The above preview is unformatted text

This student written piece of work is one of many that can be found in our AS and A Level War Poetry section.

Found what you're looking for?

  • Start learning 29% faster today
  • 150,000+ documents available
  • Just £6.99 a month

Not the one? Search for your essay title...
  • Join over 1.2 million students every month
  • Accelerate your learning by 29%
  • Unlimited access from just £6.99 per month

See related essaysSee related essays

Related AS and A Level War Poetry essays

  1. Marked by a teacher

    Show how Winifred M. Letts in

    3 star(s)

    She repeats the phrase, "An English bullet in his heart!" Twice, this adds to the drama of the moment because you read it twice, it also builds up the momentum and emphases that he was not shot by one of the German's bullets, but by one of his own English bullets.

  2. How is the character Carlo portrayed by Louis de Bernières in Captain Corelli's Mandolin?

    It shows how Carlo can not comprehend how a man can be so weak that he will not act morally. It is ironic that Carlo's final statement is so true of how the German's will later be treated; they never will be truly forgiven.

  1. What difference did the experience of fighting in the First World War make to ...

    The poem has a rapid rhythm and uses repeats of words such as 'death' and 'hell' to emphasis the turmoil of the soldiers. This poem also has the idea of a glorified death 'Valley of Death' promoting the idea of a horrific blood bath.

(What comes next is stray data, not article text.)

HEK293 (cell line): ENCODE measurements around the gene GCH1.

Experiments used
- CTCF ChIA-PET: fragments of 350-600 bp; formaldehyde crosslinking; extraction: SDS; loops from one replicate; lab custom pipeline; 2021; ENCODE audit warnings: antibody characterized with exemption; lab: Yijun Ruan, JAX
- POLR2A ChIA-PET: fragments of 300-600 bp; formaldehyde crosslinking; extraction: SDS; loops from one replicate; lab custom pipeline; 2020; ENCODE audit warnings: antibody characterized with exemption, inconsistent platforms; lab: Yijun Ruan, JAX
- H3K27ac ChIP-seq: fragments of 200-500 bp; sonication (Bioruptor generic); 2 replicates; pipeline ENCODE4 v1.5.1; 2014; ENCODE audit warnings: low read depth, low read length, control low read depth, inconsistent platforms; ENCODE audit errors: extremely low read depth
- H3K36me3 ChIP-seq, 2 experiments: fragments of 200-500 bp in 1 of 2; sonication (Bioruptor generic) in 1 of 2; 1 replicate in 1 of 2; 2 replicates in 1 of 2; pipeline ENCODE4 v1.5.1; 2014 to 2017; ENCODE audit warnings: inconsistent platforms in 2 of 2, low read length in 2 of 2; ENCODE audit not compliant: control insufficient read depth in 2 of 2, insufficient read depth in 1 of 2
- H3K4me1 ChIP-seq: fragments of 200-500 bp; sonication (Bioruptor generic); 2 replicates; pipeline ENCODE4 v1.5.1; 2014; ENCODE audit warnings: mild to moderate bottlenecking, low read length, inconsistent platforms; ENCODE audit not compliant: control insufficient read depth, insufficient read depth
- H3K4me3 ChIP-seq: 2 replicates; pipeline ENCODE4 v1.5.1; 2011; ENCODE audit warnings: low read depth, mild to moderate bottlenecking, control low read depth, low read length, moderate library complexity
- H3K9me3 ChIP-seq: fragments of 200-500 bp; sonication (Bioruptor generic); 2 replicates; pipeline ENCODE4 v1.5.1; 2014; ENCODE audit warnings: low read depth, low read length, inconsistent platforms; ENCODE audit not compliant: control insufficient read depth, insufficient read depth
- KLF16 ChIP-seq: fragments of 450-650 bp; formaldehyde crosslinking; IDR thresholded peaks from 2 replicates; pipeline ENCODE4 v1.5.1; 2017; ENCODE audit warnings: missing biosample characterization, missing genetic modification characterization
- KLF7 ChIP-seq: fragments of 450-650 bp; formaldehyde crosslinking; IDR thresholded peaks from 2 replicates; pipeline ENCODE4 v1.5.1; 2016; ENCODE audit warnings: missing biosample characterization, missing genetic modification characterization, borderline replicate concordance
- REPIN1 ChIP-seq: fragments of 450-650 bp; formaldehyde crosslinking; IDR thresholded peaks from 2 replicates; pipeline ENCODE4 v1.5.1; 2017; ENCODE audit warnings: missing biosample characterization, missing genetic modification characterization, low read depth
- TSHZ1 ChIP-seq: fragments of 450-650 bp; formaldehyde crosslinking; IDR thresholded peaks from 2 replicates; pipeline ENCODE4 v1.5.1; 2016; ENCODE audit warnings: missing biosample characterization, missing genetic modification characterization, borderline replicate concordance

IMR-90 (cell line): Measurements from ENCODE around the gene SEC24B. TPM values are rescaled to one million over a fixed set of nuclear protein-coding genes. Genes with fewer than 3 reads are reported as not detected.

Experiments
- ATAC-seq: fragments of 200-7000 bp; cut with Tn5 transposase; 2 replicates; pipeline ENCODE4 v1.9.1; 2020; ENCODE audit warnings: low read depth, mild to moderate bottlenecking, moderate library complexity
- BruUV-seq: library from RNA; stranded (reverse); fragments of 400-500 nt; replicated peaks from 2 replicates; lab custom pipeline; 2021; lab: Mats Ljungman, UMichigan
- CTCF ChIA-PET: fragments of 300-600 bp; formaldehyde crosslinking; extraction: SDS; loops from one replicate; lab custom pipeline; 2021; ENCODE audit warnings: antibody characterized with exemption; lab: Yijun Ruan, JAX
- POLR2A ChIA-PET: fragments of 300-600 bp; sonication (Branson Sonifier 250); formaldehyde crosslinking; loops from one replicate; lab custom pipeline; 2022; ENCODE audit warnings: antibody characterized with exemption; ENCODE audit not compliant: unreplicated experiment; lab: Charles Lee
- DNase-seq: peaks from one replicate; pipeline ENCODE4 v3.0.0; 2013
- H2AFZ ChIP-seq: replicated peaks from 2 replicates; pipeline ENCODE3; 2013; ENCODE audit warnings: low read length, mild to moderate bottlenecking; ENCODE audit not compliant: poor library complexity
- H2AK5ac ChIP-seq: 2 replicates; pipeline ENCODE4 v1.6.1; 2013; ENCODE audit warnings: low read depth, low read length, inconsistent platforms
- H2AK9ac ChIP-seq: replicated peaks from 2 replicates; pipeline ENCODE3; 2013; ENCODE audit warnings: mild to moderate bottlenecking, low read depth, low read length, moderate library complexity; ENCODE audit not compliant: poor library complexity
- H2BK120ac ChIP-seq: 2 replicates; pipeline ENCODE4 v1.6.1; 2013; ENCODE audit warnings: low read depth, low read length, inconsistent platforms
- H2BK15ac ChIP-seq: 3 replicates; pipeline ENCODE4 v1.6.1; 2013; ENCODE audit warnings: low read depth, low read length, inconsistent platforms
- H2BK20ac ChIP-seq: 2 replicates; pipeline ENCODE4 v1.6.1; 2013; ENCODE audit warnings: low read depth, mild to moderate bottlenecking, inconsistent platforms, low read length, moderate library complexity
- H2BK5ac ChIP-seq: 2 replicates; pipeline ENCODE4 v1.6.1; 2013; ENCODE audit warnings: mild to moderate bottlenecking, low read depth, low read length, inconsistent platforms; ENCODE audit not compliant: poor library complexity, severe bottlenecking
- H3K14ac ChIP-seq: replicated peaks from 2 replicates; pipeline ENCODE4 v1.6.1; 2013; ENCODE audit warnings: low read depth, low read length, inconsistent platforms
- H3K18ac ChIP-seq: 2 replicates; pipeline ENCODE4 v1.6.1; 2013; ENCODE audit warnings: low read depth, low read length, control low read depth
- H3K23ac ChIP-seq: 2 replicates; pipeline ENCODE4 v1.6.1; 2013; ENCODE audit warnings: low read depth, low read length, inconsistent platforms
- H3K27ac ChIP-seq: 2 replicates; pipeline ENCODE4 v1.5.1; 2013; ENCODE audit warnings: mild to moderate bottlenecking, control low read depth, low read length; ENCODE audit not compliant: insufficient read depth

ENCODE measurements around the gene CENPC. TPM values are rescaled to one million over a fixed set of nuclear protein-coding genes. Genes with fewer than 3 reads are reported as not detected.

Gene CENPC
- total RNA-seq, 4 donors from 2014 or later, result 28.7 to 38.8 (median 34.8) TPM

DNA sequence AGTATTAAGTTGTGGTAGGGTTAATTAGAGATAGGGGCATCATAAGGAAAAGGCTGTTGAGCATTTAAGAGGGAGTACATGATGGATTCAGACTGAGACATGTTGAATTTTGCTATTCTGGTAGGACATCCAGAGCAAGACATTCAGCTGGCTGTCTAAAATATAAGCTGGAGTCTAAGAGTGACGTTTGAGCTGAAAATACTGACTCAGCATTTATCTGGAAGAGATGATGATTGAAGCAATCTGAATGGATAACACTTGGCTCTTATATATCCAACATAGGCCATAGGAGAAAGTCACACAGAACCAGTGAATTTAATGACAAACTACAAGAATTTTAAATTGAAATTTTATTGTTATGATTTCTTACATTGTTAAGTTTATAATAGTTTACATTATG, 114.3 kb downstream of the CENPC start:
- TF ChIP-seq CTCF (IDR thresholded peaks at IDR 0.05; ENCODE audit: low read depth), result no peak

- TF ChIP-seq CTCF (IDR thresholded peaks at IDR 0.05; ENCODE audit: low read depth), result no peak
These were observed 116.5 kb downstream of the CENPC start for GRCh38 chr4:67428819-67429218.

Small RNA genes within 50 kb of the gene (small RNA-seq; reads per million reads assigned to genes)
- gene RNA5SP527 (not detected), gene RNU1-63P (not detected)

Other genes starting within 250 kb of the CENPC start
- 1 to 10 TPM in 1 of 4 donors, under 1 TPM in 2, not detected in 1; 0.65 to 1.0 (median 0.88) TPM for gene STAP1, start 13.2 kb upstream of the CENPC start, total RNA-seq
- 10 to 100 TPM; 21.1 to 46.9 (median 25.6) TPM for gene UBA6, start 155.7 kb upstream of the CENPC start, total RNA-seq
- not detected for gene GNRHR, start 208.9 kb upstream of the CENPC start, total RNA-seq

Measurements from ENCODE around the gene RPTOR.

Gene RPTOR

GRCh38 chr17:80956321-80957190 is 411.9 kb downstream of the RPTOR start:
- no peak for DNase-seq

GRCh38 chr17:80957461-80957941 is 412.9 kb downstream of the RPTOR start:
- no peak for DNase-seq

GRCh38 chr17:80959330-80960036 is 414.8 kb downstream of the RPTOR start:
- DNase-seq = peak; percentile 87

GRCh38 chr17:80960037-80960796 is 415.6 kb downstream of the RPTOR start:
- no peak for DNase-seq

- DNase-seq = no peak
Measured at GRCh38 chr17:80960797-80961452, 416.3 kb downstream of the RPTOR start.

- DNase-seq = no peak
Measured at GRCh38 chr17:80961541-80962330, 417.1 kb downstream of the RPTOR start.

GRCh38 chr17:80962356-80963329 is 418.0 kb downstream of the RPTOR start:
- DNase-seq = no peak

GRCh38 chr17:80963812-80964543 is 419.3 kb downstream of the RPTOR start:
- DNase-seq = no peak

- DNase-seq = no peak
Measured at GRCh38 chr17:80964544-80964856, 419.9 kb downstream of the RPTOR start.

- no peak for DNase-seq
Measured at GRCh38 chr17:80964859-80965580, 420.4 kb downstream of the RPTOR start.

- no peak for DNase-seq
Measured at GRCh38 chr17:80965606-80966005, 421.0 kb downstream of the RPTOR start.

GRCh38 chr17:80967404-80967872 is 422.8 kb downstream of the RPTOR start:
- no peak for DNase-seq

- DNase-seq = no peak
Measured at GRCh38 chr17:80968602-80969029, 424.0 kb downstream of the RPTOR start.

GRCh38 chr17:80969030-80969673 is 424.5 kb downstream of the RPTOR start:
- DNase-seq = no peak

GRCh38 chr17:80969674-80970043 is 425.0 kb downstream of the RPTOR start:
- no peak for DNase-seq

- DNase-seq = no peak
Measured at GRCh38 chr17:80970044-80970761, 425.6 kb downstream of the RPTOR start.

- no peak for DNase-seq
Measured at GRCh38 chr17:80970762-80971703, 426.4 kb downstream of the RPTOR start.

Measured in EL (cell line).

2. Coursework - Rhymney Valley.

    Members of this club ranged from 12 years onwards. Lewis boys also trained all boys to fight. The evidence is useful in showing preparation for a prolonged war but does not give any other information about the training and preparation of adults.

  1. In the wars, Robert Rose is a very significant character.

    Ross decides he will to be the one who would take the responsibility of killing the rabbits. Mrs. Ross' decision to burden Robert with this inhuman act and furthermore, his failure to do so, leads to the most revealing monologue relevant to their relationship. 'You think Rowena belonged to you.

  2. I will be comparing the attitudes of two major and influential poets and considering ...

    To his contemporary audience, hell would be a real place, many of the readers of the time still being religious, so they would picture the World War One battlefields as being the worst place imaginable. The use of rhetorical questioning is thought provoking in the last line when he asks: "What greater glory could a man desire?"

  1. Poetry after 1900

    I am a soldier, convinced that I am acting on behalf of soldiers. I believe that this War, on which I entered as a war of defence and liberation, has now become a war of aggression and conquest. I believe that the purpose for which I and my fellow soldiers

  2. Show how the anti-war poetry by Wilfred Owen dispels the myth of triumph and ...

    is an ironic title, its intention is not so much to induce pity as to shock, especially the civilians sitting at home who hold on strongly to the traditional beliefs that war is noble and glorious. Beliefs such as these were common in war poetry and world war one was

  • Over 160,000 pieces
    of student written work
  • Annotated by
    experienced teachers
  • Ideas and feedback to
    improve your own work